On a warm, sticky Wednesday evening, over fifty individuals—Swarthmore students, professors, administrators, and community members alike—crowded into the Scheuer Room of Kohlberg Hall to listen to a man who has truly made history: Edgar Cahn ’56. Sponsored by the Lang Center for Civic & Social Responsibility and the Political Science Department, the Swarthmore alum’s presentation took place on September 9, one day before he was to be honored as the first recipient of the Education Works Social Justice Award at the National Constitution Center for his life work as a lawyer, speechwriter, and social activist.
Cahn began his story with a simple investigation of what we hold true. In our society where money defines value by price, and price defines value by the interactions between supply and demand, he explained, scarcity causes items to be expensive, and great abundance results in worthlessness. It follows then that human beings, by this same logic, are worthless.
Though he presented this epistemology as a jumping-off point for his discourse, Cahn ultimately disagrees with this. He called upon the audience to “understand that there are domains that are not about money,” and to place value on what we ought to, such as the contributions that all people can bring to the table.
Having piqued the interest of his politically-conscious and engaged listeners, Cahn began to discuss his experiences at Swarthmore during the 1950s. Inspired by his father’s words that “justice as an abstraction […] is too perfect for humans to comprehend,” and that all are “endowed with a sense of injustice,” Cahn set to work at Swarthmore to fix the injustices as an advocate for the oppressed and staunch ally in the fight for equality. It was during this time at Swarthmore that he met his wife, Jean Camper ‘57, who worked towards justice alongside him.
Cahn’s discussion continued onto explaining his time at Yale, at Cambridge as a Fulbright Scholar, and once again at Yale where he finished law school. He then segued into an internship with the Department of Health Education and Welfare, where he was able to make full use of his degree in the humanities, eventually leading to his recruitment as Attorney General Robert F. Kennedy’s speechwriter. At one particular point, Cahn was forced to address lawyers that were “zealously” defending clients such as the Ku Klux Klan by proposing limits to the landmark Supreme Court decision Brown vs. Board of Education. He informed them that as lawyers, or officers of the court, their duty was to ensure that society follows the rules that were established, and therefore should support the full implementation of the Brown ruling. In a discussion with Kennedy after he submitted the draft for that address, he was tasked to eliminate all instances of the first person pronoun “I,” as well as to explain the term “race judicatory” to Kennedy.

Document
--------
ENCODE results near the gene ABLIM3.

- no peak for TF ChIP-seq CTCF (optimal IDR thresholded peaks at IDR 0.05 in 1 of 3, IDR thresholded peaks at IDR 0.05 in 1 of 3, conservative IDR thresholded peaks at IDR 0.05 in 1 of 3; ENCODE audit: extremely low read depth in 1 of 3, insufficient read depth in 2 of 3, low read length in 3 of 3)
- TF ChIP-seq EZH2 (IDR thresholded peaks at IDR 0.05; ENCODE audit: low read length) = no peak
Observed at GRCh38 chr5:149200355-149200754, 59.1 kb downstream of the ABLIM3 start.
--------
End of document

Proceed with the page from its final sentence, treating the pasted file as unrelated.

Continuing his story, Cahn documented instances where his interracial marriage was met with scorn and prejudice from community members, as well as experiences with Sergeant Shriver, Lyndon B. Johnson, and the War on Poverty.
Ultimately, Cahn discussed his experiences in establishing the following: the Antioch School of Law, which initially required students to live with their clients for a period of time; The Washington D.C. youth court system designed to interrupt the “school-to-prison pipeline” after which the Chester Youth Courts that are frequented by Lang Center volunteers are modeled; the Homecomers Academy, which reintegrates former prisoners into society in mind, body, and spirit in the hopes of reducing the crippling effects of institutional discrimination; and his unique system of time banking.
Time banking, for those unaware, is a novel system by which the scarcity and seemingly all-encompassing impacts of money are eliminated through the trading of services. The beauty of the system lies in the fact that it recognizes all people have valuable skills which they can contribute to a community. Cahn utilized the metaphor of the various blood vessels in one’s body to explain further. The veins and arteries, which transport nutrients, can be equated to public sector infrastructure—an essential part of any society. Without capillaries, though, or without “co-producers,” willing to transfer goods and services throughout a given region, the importance of arteries and veins and infrastructure is naught. Thus, in encouraging community members to advertise and exchange their own specialties and services—be they food preparing, paper editing, babysitting, or what have you—a collective economy independent from the influences of money can be established, thereby empowering people through the recognition of their own incredible potentials.
After delving into the system of time banking, Cahn concluded with a question-and-answer session which resulted in a call for “a new academic course of study in changemaking,” in “genuinely knowing that human beings are awesome creatures.” Among other engaging answers, when asked what he wanted readers of The Daily Gazette to remember, he responded that there are three core truths which all change makers must accept: 1) “all [people] are assets;” 2) “we have what we need if we use what we have;” and finally 3) “trust is the bottom line.” This triune belief illustrates the crucial message of Edgar Cahn’s discussion on his own experiences of enacting change: if one truly sees the value in every person, accepts the incredible resources which exist in every community, and actively places faith in those people and those communities, then, as Edgar Cahn clearly did, one can change the world.
Featured image courtesy of Swarthmore College.